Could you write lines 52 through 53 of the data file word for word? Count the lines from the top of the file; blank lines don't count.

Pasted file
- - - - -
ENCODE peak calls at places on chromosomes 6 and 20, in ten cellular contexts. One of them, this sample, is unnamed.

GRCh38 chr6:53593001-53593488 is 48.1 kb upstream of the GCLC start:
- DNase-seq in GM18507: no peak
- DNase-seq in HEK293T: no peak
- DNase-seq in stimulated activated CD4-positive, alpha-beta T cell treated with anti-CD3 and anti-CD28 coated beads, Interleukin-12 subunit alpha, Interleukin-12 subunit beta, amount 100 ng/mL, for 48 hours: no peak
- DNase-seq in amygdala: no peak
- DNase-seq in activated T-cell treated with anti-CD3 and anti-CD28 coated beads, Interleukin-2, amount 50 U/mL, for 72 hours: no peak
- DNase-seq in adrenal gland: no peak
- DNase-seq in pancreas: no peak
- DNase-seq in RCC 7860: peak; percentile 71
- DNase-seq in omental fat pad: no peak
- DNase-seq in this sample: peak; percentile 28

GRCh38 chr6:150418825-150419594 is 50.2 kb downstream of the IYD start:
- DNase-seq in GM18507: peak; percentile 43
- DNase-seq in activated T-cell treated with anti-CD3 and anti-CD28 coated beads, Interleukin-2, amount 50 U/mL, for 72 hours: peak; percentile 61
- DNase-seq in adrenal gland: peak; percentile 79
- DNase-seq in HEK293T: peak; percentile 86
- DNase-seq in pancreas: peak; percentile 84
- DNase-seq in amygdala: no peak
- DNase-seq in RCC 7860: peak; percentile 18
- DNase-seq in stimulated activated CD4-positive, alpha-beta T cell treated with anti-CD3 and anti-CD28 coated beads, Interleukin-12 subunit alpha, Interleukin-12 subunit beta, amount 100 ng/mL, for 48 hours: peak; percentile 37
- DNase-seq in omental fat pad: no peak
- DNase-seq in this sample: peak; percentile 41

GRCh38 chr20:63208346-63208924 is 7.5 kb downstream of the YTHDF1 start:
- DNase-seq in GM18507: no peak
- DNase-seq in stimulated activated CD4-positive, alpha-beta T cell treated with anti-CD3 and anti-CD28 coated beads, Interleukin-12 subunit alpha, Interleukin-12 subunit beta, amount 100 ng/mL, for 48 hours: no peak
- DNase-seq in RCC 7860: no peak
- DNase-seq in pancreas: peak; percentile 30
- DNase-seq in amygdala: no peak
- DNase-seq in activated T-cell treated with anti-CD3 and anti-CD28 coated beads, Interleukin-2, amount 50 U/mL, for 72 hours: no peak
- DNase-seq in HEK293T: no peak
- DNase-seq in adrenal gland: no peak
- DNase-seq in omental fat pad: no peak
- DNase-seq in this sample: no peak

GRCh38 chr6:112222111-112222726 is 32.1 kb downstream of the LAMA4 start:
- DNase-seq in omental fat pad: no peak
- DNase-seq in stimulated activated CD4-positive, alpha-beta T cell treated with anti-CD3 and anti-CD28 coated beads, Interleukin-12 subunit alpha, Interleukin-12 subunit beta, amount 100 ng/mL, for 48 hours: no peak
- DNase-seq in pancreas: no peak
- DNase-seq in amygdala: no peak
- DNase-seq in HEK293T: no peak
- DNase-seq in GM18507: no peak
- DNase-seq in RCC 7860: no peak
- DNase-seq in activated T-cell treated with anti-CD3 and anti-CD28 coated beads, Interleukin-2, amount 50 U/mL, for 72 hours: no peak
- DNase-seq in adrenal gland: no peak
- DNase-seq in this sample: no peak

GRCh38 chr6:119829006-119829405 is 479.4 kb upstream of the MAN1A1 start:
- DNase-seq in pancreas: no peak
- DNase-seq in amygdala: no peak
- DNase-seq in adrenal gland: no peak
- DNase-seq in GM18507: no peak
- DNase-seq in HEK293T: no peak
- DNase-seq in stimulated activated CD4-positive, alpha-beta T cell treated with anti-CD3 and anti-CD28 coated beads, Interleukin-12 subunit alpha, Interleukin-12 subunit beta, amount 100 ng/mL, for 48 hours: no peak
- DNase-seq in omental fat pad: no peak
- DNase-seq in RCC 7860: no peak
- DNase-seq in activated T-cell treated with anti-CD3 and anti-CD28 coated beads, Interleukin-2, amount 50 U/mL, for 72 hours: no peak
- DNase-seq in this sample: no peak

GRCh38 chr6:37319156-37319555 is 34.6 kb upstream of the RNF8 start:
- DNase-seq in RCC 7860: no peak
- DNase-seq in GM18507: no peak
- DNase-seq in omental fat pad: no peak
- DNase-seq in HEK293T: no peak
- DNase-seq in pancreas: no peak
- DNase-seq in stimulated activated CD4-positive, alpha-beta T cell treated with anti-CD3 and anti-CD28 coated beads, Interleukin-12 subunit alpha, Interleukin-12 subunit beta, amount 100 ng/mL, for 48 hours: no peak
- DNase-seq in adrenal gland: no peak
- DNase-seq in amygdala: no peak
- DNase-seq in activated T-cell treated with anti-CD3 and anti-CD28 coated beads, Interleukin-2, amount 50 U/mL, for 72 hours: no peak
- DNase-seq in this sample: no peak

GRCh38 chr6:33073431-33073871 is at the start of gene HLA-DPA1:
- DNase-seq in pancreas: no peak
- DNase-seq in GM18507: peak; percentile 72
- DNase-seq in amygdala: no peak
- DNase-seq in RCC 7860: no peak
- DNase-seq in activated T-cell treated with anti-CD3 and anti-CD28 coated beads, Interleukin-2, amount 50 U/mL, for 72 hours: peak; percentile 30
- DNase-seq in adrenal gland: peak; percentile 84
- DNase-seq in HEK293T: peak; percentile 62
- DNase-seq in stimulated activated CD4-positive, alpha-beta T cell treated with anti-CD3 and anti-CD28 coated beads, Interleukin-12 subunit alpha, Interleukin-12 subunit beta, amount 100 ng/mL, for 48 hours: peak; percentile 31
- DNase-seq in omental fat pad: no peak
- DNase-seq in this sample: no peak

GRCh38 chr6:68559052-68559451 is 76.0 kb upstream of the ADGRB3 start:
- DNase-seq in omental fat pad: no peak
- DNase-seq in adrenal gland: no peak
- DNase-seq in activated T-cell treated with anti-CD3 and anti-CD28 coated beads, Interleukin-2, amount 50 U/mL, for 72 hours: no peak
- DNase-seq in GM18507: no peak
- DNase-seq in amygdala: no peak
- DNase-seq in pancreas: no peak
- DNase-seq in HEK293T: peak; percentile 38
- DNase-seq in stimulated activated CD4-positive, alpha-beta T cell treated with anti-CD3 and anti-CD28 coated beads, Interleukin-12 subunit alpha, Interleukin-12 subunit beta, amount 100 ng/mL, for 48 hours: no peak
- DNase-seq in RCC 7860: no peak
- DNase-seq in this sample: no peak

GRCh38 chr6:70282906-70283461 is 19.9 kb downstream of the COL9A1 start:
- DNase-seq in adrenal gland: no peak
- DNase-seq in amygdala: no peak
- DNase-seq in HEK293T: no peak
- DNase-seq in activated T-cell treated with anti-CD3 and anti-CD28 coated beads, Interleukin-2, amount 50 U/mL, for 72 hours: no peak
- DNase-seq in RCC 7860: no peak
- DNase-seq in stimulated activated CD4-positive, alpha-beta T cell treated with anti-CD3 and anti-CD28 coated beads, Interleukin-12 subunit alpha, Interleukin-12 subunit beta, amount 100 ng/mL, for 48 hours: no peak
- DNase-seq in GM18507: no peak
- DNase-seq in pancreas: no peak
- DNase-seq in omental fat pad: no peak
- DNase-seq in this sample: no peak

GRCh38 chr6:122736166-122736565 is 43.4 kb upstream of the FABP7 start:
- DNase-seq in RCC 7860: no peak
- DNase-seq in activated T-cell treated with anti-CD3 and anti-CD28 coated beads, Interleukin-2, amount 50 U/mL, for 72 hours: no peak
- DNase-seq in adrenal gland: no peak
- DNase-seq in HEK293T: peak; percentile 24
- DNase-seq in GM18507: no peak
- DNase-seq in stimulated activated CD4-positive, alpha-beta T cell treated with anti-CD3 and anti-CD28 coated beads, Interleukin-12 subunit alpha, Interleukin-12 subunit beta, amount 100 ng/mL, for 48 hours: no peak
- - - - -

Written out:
- DNase-seq in stimulated activated CD4-positive, alpha-beta T cell treated with anti-CD3 and anti-CD28 coated beads, Interleukin-12 subunit alpha, Interleukin-12 subunit beta, amount 100 ng/mL, for 48 hours: no peak
- DNase-seq in omental fat pad: no peak